Reader A is employed by an agency and has been dispatched to a food processing company. The agency explained to A that she was not entitled to paid leave. However, other people directly employed by the food processing company enjoy 10 to 15 days paid holiday, and A has recently learned that those dispatched by other agencies to the same company also get paid leave.
In justifying the decision not to grant A paid leave, the agency said that A’s work schedule is irregular depending on the company calendar. However, A says she is working the night shift eight hours a day, 40 hours a week at least.
A, I assume that you have been dispatched legally, that is, based on the Act for Securing the Proper Operation of Worker Dispatching Undertakings and Improved Working Conditions for Dispatched Workers. Under this act, “worker dispatching” is defined as “causing a worker(s) employed by one person so as to be engaged in work for another person under the instruction of the latter, while maintaining his/her employment relationship with the former, but excluding cases where the former agrees with the latter that such worker(s) shall be employed by the latter” (Article 2). If this is the case, you have an employment relationship not with the company where you are dispatched (hakensaki) but with the agency that dispatches you (hakenmoto).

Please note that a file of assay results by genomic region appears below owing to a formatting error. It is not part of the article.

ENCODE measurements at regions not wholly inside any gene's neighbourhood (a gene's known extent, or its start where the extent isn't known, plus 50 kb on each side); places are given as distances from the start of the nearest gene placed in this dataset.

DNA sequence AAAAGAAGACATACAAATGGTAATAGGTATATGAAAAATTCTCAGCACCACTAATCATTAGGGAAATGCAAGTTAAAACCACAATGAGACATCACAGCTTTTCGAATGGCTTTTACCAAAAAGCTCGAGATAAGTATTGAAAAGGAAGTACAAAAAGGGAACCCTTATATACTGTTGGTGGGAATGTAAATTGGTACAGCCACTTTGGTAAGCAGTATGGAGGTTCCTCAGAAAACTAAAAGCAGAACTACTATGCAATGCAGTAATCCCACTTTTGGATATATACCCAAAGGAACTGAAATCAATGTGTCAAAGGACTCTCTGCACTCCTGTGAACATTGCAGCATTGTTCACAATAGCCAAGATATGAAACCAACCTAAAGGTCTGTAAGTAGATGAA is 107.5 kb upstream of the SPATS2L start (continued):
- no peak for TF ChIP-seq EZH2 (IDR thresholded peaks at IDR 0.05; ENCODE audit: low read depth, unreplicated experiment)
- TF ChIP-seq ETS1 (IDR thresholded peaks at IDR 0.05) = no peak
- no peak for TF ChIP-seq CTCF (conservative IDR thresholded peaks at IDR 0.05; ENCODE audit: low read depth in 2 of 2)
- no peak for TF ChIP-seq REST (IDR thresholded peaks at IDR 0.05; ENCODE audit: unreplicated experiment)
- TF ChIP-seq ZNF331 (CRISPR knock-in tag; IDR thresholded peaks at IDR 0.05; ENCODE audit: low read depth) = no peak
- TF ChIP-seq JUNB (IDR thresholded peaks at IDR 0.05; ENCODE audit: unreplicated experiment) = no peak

Paid leave is a right all employees are entitled to. A worker who has been employed continuously for six months from the day they were hired and has reported for work on at least 80 percent of their assigned workdays must be granted annual paid leave, according to Article 39 of the Labor Standards Act.
If you fulfill the conditions for paid leave, you have a legal right to demand it from your agency. If the agency still refuses, you should report them to the relevant labor standards bureau, who will conduct an investigation and either suggest or request the agency grant you paid leave if a violation is found.